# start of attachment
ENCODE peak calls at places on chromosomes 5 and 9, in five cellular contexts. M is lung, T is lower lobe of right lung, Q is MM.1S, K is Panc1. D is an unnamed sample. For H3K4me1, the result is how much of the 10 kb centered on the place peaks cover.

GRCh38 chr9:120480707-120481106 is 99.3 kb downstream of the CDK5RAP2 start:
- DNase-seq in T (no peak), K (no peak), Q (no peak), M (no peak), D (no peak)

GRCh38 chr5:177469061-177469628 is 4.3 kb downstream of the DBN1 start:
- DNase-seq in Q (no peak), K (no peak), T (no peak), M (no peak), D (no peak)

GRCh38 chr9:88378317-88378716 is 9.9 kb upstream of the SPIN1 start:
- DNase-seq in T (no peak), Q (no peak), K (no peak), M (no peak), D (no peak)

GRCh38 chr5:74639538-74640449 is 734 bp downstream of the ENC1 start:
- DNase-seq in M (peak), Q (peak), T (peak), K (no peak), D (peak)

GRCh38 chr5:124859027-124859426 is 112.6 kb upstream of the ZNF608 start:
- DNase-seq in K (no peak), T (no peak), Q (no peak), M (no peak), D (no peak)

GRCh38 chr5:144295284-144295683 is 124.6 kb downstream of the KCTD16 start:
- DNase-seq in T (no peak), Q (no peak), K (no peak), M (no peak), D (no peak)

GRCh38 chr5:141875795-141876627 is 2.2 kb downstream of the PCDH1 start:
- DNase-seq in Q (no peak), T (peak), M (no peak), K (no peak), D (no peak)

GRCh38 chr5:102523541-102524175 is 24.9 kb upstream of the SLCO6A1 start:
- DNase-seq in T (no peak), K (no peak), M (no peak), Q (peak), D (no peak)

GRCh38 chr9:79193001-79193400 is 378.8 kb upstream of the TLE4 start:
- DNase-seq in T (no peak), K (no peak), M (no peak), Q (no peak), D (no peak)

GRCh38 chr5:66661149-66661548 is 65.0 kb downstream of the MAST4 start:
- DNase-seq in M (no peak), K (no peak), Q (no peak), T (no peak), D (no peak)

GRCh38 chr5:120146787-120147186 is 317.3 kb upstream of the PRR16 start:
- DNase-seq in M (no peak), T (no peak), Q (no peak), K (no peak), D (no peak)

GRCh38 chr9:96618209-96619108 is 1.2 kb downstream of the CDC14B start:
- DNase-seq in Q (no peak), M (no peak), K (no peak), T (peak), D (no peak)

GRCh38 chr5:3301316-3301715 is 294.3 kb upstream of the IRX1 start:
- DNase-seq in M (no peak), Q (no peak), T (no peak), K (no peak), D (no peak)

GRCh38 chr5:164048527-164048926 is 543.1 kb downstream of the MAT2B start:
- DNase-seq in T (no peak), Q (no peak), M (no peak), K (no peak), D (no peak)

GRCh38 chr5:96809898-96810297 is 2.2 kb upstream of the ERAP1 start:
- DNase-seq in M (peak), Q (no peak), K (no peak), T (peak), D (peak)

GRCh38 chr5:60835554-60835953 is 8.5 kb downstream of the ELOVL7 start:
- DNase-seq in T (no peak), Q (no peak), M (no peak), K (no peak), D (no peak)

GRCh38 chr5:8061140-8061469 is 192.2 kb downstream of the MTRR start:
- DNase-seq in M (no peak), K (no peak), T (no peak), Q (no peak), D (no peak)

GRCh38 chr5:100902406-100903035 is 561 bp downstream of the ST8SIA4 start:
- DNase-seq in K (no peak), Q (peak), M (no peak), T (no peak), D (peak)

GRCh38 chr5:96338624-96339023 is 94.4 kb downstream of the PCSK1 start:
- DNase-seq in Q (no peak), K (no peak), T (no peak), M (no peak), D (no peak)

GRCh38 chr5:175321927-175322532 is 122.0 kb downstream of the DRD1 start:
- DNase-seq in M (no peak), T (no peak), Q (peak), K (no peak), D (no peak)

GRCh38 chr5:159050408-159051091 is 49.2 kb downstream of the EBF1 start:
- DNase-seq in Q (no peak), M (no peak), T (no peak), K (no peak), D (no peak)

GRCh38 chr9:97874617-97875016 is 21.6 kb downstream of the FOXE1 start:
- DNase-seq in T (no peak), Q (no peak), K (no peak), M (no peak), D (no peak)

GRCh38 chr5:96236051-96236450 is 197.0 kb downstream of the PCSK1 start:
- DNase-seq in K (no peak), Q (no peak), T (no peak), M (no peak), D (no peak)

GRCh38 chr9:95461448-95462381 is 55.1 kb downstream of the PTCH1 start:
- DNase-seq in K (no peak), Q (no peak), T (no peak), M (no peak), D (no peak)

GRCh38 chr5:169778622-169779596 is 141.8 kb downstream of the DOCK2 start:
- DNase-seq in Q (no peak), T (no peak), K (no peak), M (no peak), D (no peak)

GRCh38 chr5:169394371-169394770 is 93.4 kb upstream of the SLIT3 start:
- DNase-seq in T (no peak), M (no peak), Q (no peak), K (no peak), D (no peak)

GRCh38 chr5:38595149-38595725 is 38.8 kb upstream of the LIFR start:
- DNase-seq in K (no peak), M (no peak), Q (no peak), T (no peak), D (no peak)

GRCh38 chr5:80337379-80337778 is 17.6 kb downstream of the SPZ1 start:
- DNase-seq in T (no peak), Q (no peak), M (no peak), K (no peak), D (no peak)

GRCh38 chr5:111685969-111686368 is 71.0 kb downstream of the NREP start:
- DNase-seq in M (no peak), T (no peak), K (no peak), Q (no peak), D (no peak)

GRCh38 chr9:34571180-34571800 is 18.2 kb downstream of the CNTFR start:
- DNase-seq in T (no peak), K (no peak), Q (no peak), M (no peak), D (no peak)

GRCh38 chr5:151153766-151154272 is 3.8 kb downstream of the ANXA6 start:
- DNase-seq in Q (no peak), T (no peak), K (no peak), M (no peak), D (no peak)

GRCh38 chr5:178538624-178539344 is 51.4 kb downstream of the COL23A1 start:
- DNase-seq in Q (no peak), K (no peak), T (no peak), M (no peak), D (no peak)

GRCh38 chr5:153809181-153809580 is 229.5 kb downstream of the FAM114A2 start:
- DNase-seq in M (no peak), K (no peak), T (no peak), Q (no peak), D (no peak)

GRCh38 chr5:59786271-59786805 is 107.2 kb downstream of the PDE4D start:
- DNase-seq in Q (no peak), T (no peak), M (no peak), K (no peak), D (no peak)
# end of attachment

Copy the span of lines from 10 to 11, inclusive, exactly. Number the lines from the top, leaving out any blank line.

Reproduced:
GRCh38 chr5:124859027-124859426 is 112.6 kb upstream of the ZNF608 start:
- DNase-seq in K (no peak), T (no peak), Q (no peak), M (no peak), D (no peak)